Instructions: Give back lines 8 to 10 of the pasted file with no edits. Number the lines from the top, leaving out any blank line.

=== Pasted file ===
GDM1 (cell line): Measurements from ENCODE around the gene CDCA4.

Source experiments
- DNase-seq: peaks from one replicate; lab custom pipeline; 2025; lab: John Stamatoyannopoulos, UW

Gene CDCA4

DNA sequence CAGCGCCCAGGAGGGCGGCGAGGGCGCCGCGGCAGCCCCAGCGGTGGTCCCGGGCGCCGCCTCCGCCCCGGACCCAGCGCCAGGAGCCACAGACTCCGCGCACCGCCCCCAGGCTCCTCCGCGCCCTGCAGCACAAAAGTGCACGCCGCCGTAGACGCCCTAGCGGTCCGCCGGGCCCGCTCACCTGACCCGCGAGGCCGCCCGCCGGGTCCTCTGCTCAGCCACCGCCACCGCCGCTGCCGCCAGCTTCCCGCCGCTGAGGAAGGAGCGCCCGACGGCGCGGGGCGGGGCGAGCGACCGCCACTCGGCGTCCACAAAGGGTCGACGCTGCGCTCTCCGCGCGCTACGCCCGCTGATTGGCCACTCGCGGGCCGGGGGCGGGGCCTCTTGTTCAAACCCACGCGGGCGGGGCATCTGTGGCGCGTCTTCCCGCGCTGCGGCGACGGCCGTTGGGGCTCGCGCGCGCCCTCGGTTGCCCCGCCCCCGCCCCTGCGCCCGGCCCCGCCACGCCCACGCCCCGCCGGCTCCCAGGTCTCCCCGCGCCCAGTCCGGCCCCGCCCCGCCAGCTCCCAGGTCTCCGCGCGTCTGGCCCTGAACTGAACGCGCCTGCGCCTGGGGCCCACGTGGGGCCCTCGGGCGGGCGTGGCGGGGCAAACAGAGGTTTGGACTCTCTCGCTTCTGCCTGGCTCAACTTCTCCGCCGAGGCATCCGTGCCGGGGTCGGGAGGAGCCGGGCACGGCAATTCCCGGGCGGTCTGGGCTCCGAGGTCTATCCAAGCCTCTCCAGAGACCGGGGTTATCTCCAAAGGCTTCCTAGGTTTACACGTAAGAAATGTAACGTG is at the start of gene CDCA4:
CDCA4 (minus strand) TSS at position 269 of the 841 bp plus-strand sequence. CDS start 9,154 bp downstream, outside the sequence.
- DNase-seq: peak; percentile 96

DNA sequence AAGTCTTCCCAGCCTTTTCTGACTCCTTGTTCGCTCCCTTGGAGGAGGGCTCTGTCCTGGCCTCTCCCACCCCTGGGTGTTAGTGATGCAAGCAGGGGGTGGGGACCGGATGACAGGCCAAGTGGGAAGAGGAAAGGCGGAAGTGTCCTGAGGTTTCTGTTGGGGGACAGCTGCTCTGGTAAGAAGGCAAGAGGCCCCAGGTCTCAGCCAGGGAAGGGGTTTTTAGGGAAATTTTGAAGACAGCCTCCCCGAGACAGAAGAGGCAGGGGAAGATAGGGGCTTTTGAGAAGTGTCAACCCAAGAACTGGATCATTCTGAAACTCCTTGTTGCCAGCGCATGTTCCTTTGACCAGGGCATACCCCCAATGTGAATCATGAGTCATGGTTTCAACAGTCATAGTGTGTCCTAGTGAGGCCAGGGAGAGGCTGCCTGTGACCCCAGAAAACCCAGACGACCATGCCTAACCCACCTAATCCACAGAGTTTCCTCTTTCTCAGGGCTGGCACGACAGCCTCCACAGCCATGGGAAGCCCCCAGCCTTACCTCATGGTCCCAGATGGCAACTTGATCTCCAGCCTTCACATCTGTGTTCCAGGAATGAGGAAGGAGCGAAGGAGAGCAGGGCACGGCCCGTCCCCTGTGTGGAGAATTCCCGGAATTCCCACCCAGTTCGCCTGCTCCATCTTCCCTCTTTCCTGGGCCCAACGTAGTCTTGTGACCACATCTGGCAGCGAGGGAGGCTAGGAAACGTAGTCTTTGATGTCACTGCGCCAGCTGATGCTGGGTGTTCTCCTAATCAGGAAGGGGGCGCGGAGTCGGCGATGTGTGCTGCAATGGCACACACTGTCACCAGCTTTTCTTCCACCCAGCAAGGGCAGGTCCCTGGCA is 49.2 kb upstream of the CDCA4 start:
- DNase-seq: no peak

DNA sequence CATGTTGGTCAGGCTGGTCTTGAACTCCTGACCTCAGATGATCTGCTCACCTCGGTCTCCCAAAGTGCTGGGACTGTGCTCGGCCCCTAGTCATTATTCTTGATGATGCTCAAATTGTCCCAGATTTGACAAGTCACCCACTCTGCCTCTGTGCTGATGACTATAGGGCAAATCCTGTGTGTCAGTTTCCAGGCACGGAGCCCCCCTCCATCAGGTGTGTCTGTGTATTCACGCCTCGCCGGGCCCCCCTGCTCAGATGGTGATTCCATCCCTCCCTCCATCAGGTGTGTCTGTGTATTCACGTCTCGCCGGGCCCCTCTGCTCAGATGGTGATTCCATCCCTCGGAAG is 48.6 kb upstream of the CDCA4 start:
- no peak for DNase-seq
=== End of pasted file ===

DNA sequence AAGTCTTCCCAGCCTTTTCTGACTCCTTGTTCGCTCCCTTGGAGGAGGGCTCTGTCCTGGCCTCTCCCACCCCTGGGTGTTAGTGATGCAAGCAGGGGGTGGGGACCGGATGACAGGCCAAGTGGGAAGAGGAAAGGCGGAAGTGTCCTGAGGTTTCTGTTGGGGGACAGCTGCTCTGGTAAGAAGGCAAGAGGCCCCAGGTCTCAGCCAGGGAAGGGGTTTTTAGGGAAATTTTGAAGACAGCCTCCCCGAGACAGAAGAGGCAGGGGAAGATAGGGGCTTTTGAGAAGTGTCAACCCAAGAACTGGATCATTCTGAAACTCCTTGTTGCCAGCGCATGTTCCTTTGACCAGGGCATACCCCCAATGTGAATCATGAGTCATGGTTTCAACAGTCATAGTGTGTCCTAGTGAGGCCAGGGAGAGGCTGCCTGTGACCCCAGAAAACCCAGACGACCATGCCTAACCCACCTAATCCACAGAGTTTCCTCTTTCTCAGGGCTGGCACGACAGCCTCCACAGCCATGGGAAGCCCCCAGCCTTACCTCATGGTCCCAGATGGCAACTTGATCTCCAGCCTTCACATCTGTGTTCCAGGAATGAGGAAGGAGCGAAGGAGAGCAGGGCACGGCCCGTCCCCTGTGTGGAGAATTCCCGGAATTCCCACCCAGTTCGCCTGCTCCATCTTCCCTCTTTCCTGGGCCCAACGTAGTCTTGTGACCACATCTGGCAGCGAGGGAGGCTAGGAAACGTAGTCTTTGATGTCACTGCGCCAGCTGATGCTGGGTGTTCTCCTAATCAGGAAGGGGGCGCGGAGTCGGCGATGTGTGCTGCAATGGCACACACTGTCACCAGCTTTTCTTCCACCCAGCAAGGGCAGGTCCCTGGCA is 49.2 kb upstream of the CDCA4 start:
- DNase-seq: no peak

DNA sequence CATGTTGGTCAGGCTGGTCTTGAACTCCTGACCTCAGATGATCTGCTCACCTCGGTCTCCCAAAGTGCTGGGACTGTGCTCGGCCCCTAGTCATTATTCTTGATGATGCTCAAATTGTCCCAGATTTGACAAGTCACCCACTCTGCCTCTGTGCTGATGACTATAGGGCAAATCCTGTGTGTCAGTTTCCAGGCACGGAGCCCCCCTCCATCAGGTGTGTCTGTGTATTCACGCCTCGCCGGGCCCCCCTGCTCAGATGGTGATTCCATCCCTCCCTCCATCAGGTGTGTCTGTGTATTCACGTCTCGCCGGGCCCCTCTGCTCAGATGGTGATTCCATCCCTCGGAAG is 48.6 kb upstream of the CDCA4 start: